Coburn had just gotten out of the shower when her boyfriend and fellow CU runner, Joe Bosshard, asked her if she’d taken a drug test after her American-record-setting race. She told him no and that she’d waited around the meet in case anyone asked her for one. He told her that he’d read on a running message board, LetsRun.com, that without the test, her record would not be ratified by USATF. Coburn fell to the floor and sobbed.
Because she opted not to sign with an agent after she turned pro, Coburn didn’t know that to ratify an American record, an athlete has to request a drug test before the race. No one at the event let her know, and even though her sponsors and national governing bodies had tweeted the good news, no one reminded her about the final step to ensure her name would be in the record books.
“In the end, it’s my responsibility to know that rule,” says Coburn, whose 9:11.42 still stands as a legal time and makes her the fastest American, a title that her sponsor New Balance graciously acknowledged with the bonus given to new record holders. “I was mainly hurt by how I’d found out about it. If I’d known that I’d broken that rule, I would have run the steeplechase the next week while I was still in Europe and do it again.”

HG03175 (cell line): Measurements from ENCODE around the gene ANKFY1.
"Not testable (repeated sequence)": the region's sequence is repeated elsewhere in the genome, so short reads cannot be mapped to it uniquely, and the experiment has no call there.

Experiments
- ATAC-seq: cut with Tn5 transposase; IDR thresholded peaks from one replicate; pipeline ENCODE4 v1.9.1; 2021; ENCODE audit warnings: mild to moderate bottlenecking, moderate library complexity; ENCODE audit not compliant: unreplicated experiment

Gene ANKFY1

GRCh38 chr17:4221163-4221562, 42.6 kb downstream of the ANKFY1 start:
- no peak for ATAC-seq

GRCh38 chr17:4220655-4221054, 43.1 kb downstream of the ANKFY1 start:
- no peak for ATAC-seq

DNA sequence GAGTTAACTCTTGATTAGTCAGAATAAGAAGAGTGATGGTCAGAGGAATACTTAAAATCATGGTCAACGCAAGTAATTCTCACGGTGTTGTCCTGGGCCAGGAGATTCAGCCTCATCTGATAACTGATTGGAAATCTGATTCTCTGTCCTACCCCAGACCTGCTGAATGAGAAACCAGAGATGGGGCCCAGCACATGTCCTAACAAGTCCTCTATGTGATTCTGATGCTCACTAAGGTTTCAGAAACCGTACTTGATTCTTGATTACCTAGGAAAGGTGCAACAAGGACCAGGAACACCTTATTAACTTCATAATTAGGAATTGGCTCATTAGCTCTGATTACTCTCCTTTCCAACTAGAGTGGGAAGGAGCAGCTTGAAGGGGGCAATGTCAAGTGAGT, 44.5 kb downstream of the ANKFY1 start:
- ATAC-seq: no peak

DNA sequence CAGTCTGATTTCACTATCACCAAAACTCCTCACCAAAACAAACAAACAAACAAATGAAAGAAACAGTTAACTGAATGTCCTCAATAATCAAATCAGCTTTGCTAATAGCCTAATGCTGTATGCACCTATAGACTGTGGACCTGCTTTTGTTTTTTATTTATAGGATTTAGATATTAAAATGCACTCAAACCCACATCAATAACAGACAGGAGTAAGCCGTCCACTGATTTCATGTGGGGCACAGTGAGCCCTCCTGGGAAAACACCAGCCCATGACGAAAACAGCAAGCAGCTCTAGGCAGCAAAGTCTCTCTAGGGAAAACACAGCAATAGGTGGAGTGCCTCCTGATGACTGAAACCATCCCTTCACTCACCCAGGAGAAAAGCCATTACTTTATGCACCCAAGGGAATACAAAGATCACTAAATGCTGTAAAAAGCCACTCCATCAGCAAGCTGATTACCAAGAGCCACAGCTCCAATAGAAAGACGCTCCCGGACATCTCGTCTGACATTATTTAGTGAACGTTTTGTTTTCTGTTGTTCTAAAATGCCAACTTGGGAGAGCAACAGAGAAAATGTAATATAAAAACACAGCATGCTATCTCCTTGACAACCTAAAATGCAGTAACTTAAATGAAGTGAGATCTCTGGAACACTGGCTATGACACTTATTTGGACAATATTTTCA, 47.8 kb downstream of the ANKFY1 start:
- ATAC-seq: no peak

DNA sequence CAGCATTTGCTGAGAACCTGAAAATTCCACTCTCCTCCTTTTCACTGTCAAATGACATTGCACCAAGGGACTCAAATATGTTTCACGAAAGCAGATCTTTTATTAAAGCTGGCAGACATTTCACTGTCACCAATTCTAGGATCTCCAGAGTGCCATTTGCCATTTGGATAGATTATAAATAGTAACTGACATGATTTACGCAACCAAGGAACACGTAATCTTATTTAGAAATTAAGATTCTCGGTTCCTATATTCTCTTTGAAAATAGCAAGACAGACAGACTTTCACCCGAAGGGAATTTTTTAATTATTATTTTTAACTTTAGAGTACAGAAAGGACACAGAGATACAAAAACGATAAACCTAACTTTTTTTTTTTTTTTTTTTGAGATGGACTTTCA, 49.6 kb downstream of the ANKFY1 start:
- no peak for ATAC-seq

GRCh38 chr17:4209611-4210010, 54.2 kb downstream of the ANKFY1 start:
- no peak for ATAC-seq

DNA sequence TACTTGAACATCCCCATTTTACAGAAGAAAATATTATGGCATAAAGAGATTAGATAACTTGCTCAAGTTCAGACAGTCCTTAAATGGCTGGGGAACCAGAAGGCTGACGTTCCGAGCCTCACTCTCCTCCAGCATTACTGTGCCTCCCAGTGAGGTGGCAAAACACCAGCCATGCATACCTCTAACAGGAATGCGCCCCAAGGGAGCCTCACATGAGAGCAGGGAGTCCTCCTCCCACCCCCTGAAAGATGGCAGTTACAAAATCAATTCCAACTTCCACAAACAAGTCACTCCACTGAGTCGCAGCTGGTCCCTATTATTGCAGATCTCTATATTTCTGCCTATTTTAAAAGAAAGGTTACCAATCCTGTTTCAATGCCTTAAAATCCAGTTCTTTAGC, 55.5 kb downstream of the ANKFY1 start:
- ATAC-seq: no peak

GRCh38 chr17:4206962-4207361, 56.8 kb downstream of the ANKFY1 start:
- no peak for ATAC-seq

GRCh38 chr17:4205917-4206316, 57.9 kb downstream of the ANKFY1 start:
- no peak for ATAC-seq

Instead, she’s had to endure the well-intentioned but hurtful “You’ll get it again next year—it’s no big deal” responses. Without a world championship or Olympic focus, 2014 was a perfect year for runners to run fast without having to worry about scheduling their season around big races. Coburn knows how hard it can be to land another perfect race. For that reason, she refuses to focus on the American record in 2015. (However, she did break her own U.S. championship record with a 9:15:59 effort on June 27.)